Adsorption of hexavalent uranium (U(VI)) by extracellular polymeric substances (EPS) has been studied, but the possibility of simultaneous U(VI) reduction mediated by EPS has not had experimental confirmation, as the reduction products have not yet been directly proven. Here, we reported the first direct evidence of lower-valent products of U(VI) immobilization by loosely associated EPS (laEPS) isolated from a fermenter strain of Klebsiella sp. J1 when the laEPS was exposed to H2. During the 120-min tests for similarly 86% adsorption under O2, N2, and H2, 8% more U was immobilized through a non-adsorptive pathway by the EPS for H2 than for N2 and O2. A set of solid-state characterization tools (FT-IR, XPS, EELS, and TEM-EDX) confirmed partial reduction of U(VI) to lower-valence U, with the main reduced form being uraninite (UIVO2) nanoparticles, and the results reinforced the role of the reduction in accelerating U immobilization and shaping the characteristics of immobilized U in terms of valency, size, and crystallization. The laEPS, mostly comprised of carbohydrate and protein, contained non-cytochrome enzymes and electron carriers that could be responsible for electron transfer to U(VI). Taken together, our results directly confirm that EPS was able to mediate partial U(VI) reduction in the presence of H2 through non-cytochrome catalysis and that reduction enhanced overall U immobilization. Our study fills in some gaps of the microbe-mediated U cycle and will be useful to understand and control U removal in engineered reactors and in-situ bioremediation.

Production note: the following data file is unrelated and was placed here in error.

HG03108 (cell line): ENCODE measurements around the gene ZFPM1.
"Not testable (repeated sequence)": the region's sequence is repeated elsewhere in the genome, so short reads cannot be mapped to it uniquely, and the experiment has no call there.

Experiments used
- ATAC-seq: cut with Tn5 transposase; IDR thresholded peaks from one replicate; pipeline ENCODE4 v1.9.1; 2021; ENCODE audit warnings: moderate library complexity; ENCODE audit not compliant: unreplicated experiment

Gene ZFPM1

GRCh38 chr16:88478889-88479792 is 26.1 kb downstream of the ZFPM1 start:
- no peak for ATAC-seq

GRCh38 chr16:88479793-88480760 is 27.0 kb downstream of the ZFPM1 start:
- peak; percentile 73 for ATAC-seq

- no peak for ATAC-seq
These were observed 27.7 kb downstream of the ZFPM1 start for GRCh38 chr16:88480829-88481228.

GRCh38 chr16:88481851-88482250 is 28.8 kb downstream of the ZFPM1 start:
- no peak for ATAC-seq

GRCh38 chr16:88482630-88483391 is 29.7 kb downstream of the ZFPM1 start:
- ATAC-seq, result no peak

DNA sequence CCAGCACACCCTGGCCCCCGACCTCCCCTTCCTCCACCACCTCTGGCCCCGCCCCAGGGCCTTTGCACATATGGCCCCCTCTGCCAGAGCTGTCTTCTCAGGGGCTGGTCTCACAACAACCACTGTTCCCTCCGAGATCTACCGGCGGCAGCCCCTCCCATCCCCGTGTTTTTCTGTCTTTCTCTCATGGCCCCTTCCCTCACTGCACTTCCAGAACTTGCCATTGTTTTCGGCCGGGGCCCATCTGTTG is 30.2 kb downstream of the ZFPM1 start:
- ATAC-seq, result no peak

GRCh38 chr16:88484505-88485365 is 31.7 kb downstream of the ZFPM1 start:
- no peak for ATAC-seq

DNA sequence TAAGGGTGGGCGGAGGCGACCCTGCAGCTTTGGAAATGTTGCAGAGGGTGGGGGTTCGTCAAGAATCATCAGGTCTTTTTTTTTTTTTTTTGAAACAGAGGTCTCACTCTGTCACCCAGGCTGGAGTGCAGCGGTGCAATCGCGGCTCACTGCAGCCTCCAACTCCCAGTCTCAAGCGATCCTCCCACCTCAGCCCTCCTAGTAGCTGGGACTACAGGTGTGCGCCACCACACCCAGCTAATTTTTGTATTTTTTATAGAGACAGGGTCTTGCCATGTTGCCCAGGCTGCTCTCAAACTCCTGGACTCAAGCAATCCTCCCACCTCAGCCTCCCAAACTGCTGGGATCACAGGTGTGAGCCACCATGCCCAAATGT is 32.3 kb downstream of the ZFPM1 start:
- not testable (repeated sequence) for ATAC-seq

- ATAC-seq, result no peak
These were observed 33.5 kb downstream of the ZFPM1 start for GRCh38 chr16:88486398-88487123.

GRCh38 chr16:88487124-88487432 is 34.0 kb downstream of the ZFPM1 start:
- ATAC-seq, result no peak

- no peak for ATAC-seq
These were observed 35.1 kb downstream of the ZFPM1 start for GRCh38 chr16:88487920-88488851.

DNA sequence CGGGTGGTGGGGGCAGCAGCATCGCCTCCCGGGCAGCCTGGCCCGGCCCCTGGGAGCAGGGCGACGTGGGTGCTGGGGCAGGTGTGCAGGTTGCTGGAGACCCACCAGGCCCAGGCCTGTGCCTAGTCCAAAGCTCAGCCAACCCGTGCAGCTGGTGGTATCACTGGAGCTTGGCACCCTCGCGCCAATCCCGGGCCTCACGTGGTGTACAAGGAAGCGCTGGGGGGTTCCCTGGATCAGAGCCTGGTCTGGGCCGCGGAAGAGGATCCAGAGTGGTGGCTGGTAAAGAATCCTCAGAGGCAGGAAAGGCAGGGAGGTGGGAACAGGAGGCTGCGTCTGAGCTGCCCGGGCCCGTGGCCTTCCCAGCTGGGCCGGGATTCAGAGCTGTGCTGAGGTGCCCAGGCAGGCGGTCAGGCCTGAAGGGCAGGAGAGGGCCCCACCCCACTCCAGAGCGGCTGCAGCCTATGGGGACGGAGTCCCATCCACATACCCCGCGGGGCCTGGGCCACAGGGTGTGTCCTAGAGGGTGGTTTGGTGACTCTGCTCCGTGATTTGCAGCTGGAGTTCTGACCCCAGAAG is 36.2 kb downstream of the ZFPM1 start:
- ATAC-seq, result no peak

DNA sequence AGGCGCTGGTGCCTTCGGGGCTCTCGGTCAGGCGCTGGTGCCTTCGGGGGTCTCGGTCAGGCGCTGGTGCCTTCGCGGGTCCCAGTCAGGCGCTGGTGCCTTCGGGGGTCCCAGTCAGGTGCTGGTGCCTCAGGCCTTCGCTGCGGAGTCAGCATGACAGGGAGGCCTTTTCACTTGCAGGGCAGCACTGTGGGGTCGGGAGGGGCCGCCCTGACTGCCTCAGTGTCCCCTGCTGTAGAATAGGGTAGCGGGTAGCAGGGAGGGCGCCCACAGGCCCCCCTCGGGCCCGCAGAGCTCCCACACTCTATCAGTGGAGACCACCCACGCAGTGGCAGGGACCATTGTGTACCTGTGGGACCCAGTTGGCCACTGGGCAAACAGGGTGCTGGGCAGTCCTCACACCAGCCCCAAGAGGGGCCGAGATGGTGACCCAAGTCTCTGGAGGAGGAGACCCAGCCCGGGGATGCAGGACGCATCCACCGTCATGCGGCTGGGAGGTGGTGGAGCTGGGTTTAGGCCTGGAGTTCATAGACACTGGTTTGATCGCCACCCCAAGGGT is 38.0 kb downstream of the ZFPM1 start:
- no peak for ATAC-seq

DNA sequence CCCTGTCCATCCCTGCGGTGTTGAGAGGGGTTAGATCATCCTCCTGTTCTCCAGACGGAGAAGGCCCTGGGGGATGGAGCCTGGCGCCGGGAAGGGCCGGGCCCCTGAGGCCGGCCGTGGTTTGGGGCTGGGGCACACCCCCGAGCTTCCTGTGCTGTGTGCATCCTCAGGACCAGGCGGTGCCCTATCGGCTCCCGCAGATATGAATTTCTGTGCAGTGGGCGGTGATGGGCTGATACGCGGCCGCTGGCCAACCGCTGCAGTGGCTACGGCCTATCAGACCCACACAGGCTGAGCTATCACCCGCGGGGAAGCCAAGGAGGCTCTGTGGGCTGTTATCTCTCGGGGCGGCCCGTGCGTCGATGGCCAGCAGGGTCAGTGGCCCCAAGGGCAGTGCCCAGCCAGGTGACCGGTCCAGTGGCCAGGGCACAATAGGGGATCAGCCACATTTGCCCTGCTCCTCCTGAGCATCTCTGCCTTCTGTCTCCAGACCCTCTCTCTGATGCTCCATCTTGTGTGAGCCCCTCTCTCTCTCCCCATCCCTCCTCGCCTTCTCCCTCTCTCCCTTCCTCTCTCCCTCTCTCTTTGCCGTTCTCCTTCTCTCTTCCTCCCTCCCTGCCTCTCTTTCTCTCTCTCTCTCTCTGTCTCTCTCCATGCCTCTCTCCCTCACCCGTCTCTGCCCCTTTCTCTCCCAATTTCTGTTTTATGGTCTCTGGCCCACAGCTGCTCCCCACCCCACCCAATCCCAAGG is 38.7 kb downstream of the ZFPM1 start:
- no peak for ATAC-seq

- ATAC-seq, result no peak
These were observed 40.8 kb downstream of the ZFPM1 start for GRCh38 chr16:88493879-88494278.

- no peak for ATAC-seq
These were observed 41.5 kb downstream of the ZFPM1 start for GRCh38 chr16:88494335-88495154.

Original languageEnglish (US)
JournalBiotechnology and Bioengineering
StateAccepted/In press - Jan 1 2018


  • Extracellular polymeric substances (EPS)
  • H
  • Nanoparticles
  • Uranium reduction

ASJC Scopus subject areas

  • Biotechnology
  • Bioengineering
  • Applied Microbiology and Biotechnology

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